Fertility Issues Aren't Just A Female Problem

Illustration for article titled Fertility Issues Aren't Just A Female Problem

celebrity cads like Jack Nicholson and Warren Beatty seem to happily and effortlessly sire babies into their fifties and sixties, but the reality is that fertility declines after age 35 for men just as it does for women. According to a recent French study of over 12,200 couples having fertility treatments, fertility for men declines after 35 and becomes "significantly lower if [the man] is over 40," the BBC reports. "There's a common misperception — even among healthcare providers — that infertility is a female problem," Dr. Thomas Walsh of the UC San Francisco School of Medicine tells the L.A. Times, but at least 20% of infertility is due to male reproductive issues. The L.A. Times describes several different maladies that might cause a man to be infertile, but my favorite is what I like to refer to as "lazy sperm."


"For fertilization to take place, sperm must be able to reach the egg and then penetrate its outer layer," the L.A. Times notes. "Sperm that don't move well...may be unable to do so." As "lifestyle"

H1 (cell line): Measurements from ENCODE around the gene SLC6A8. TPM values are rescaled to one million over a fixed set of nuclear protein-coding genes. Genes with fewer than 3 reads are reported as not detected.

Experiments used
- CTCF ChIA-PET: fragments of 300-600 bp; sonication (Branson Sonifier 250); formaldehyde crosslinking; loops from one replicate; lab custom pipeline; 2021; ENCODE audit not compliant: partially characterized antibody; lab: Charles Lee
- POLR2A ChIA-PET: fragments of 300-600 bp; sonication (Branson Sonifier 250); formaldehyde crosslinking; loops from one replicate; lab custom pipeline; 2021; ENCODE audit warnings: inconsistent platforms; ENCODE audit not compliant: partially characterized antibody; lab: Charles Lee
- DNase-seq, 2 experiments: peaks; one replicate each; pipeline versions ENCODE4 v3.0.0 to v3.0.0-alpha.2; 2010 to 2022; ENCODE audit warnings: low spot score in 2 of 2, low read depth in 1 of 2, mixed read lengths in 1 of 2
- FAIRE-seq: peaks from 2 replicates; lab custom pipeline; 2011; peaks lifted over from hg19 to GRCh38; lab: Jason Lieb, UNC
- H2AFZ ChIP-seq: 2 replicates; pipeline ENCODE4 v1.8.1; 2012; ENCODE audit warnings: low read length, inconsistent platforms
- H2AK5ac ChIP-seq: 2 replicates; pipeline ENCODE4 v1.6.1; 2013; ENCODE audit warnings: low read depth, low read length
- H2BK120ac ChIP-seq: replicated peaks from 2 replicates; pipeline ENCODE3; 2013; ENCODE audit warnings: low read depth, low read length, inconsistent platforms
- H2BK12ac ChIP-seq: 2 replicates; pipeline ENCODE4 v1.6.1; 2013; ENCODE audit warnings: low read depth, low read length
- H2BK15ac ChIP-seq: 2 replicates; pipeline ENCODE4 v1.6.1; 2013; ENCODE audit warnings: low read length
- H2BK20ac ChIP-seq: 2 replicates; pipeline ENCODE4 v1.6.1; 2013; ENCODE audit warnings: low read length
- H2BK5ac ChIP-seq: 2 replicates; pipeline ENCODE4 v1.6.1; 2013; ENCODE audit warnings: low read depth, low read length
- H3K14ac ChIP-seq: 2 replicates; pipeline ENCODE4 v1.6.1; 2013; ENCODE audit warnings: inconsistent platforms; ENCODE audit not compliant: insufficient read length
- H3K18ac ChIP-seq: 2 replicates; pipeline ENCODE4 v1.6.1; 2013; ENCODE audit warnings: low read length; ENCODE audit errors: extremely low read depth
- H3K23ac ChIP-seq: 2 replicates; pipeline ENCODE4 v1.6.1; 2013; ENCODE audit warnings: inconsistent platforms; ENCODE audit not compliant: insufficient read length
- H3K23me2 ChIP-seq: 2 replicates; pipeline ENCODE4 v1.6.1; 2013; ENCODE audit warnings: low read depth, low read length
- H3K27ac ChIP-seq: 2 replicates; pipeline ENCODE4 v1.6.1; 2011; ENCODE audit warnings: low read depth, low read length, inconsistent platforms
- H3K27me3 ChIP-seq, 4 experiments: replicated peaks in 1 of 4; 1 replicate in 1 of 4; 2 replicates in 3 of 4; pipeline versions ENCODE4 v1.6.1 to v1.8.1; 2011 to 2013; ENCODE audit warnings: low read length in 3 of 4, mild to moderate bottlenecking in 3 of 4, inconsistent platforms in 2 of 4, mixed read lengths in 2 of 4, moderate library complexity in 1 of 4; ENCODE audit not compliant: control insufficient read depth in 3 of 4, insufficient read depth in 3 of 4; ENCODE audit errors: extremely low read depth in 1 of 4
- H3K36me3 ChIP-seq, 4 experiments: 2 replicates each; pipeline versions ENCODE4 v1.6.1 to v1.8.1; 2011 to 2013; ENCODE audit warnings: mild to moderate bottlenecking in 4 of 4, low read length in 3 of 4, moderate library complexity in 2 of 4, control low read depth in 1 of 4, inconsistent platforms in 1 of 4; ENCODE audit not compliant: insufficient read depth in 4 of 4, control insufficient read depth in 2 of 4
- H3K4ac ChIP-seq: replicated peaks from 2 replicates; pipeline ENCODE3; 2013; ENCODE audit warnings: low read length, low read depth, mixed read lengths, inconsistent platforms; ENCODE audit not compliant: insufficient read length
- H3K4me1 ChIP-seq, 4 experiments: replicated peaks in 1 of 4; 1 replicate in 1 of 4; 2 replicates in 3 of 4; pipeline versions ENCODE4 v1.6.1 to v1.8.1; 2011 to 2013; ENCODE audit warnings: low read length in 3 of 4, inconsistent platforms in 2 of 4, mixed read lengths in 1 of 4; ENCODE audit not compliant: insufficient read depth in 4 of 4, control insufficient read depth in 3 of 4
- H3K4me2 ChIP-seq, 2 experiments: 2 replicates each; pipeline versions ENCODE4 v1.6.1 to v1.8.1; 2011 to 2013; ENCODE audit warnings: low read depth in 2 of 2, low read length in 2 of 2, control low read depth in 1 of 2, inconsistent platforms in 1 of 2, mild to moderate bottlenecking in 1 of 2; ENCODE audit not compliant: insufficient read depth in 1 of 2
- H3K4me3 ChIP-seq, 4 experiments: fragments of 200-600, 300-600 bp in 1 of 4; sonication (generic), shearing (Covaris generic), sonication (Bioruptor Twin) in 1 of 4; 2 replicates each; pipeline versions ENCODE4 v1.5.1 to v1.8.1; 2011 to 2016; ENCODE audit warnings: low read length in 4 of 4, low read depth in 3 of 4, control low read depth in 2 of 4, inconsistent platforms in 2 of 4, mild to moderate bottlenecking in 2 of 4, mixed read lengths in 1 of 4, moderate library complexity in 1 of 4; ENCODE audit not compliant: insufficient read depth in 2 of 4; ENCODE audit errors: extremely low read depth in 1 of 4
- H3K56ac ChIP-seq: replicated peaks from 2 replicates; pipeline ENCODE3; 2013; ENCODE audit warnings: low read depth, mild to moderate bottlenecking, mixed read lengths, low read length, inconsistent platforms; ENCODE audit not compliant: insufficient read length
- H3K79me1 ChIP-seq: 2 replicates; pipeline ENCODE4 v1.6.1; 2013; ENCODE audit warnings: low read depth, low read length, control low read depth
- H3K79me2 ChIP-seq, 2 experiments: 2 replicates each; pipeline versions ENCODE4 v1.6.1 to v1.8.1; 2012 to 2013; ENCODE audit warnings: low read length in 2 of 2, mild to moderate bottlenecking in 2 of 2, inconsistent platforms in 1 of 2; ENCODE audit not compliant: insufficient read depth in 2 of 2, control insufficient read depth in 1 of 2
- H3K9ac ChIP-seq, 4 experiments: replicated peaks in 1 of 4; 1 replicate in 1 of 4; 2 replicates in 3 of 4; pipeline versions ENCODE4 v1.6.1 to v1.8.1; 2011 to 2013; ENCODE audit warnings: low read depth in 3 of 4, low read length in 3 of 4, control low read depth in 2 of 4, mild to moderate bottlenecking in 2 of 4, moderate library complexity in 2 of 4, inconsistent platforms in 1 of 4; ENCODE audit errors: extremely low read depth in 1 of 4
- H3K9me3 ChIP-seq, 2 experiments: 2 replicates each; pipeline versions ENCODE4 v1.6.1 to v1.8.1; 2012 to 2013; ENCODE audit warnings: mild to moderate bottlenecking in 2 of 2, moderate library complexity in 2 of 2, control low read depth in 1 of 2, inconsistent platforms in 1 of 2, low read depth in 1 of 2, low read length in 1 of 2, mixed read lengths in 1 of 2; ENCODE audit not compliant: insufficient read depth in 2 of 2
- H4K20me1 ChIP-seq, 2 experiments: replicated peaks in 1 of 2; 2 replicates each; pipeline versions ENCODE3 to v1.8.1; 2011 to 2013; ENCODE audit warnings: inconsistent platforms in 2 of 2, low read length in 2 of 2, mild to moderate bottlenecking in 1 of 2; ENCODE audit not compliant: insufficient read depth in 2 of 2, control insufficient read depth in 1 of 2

can be a a factor when "sperm that don't move well," I'm forced to surmise that too much weed renders one's junk unable to do anything but lie on the proverbial couch of one's innards.

Anyway! When couples are having fertility problems, 67% of women seek treatment before their male partners do, and almost half of women surveyed by the IntegraMed company reported that their partners only sought help when pressured. "Both the male and female partner should be worked up simultaneously," Dr. Walsh says. "Men are just as deserving of a comprehensive evaluation." Walsh adds that part of the issue is that women can just go to their gynecologist when facing reproductive problems, whereas men don't have the same kind of go-to doctor with whom they feel comfortable. All the same: if you're having issues with babymaking, make sure to get everyone involved a full medical workup.

Biological Clock 'Ticks Too' [BBC]
Can Be Infertile Too [LAT]


Stranger Bird

@AdrienneEE: @Lulu82: I think what Lulu82 was implying by saying that older fathers would be more absent is that, if a man has a child in his sixties, say, his child will be younger when he passes away than if he had had the child in his twenties. The child is more likely to have an absent (i.e. dead of old age) father.